'Our Lady of COVID' - a 'message of hope' or a 'blasphemous provocation'

‘Our Lady of COVID’: a “message of hope” or a “blasphemous provocation”?

Are the ‘Our Lady of COVID’ images that have sprung up during the pandemic a “message of hope” or a “blasphemous provocation”? That’s the debate that has arisen in Italy, where popular opinion on the icons is divided.

– “There’s a Virgin for everything; why shouldn’t there be an ‘Our Lady of COVID’, a protective auspicious image?”

The first of the representations of the Madonna of the coronavirus appeared late May in Carrara, Italy’s famous marble quarry in the central Tuscan region, by the hand of master sculptor Angelo Dentoni.

As Dentoni’s pupil Andrea Lugarini explained at the time, the maestro made a 1.5cm-thick bas-relief of the Virgin Mary wearing a facemask on a 3cm thick waste slab of marble.

Lugarini went on to explain how the idea for the Our Lady of COVID image came about among the sculptors of the atelier:

“We’d often talk about the pandemic, playfully appealing to ‘Our Lady of COVID’. We frequently sculpt many images of Mary in marble; our town is full of representations of Mary, with different names, purposes, appearances. […] There’s one for everything, why shouldn’t there be an ‘Our Lady of COVID’ bringing a message of hope, a protective auspicious image?”

At a time when the coronavirus was still hitting Italy hard, Lugarini explained that the icon of Mary with a facemask “embodies the need of protection spread out across the country during the lockdown”.

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Commenting later on reactions to the innovative bas-relief of the Virgin, the apprentice said the sculptors in the studio “didn’t really expect this clamour”.

“Certainly, the attention our work has received comes from every man’s necessity to hold on to faith and to Mary during the storms of life”, Lugarini added.

Dentoni’s Our Lady of COVID received further media attention last month, when the magazine Maria Con Te (“Mary with you”) devoted a feature to it and explained that “the Marian icon inspired by the pandemics encloses in itself a message of hope and symbolises closeness to Our Lady”.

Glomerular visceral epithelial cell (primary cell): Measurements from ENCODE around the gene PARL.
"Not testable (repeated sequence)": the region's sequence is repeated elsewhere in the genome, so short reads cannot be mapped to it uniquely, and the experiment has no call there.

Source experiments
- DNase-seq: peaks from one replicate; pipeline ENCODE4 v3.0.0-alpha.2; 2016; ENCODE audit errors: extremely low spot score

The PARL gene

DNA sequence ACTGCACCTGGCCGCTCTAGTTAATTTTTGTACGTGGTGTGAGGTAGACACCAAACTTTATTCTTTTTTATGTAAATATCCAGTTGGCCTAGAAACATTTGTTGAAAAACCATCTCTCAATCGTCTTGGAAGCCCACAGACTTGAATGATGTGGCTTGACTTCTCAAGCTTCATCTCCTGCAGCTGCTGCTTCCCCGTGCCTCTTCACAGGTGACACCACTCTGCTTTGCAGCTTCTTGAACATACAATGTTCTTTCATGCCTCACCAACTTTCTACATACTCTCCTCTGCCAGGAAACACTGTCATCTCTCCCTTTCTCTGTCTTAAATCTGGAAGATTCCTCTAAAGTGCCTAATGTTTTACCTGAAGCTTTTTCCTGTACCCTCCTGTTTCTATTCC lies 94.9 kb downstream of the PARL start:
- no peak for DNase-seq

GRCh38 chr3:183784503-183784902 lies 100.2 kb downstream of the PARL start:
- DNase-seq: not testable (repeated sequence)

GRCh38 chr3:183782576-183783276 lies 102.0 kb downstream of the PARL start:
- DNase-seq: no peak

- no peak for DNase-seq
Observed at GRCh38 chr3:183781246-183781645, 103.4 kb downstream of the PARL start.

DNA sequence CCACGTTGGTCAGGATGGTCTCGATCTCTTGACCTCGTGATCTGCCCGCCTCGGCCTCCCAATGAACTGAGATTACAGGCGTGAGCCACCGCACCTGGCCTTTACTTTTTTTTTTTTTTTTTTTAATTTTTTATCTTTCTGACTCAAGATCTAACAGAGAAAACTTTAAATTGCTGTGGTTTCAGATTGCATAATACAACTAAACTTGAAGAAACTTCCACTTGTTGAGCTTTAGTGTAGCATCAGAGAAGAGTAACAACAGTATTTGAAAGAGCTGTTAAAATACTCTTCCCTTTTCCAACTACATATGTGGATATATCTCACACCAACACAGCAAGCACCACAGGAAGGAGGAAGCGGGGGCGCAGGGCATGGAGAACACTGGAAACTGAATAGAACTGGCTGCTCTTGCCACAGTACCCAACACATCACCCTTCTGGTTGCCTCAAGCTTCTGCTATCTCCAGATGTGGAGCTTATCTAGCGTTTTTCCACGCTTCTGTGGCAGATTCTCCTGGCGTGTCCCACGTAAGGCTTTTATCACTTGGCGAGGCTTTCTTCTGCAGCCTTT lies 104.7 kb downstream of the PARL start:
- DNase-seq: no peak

Dentoni, for his part, affirmed that his piece was “was inspired by a need of solace”, while Lugarini reaffirmed the desire of both to donate the sculpture to a local hospital.

– A new take on an old legend

Apart from Dentoni’s piece, another icon of the Madonna of the COVID that has gained notoriety these months has been a painting by young artist Maria Terzi depicting both the Virgin and the Child Jesus wearing surgical masks.

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Terzi’s piece gained visibility when it was hung in the Sotoportego della Peste passageway in the streets of Venice, in continuity with the tradition that holds that similar Marian icons hung in the same location saved the city from the black plague in 1630.

Video of Terzi’s painting in the sotoportego was posted to Facebook with the caption: “From the terrible pestilences of the past to the most modern pandemics of the new millennium, we Venetians are again united in pleading protection for our city”.

– “Improper to use the image of the Mother of God for any purpose other than devotional and liturgical”

But even despite artists Dentoni and Terzi’s pious and even traditional aims, their works haven’t failed to attract criticism, with traditionalist Italian website Messainlatino, for example, firing back over the art:

“Notwithstanding the good intentions which underlie these works, we consider it inappropriate to put a mask on the Most Blessed Virgin Mary. Maybe it’d have been enough to inscribe the works with the litany salus infirmorum [salvation of the sick]”. 

Conservative Catholic website Church Militant also spoke about Dentoni and Terzi’s pieces to Catholic painter Giovanni Gasparro, who said he considers it “improper to use the image of the Mother of God for any purpose other than devotional and liturgical”.

A Madonna or a Virgin and Child with a surgical mask was a “pointless manipulation, if not a blasphemous provocation”, Gasparro deplored, adding that for him it is “a matter of respect” and of avoiding the risk of desecration that traditional Catholic iconography be honoured.

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More stories on Novena on art and the Church:

‘Beggar Pope’ appears on Milan streets to call for COVID-19 “generosity and solidarity”

Guido Dettoni: when art does more than change the world

Special to Novena: Easter Sunday meditation: The resurrection of Maria

Italian bishop condemns “anti-Semitic regurgitations” in Church after “traditionalist” Catholic unveils blood libel painting

December 2019: Animal carcass crucifix stirs debate in Germany

November 2019: Polish artist decries Church incitement of “hatred” towards LGBT+ people

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Mada Jurado

Reporter and community manager at Novena
Progressive Catholic journalist, author and educator. Working on social justice, equality and Church renewal.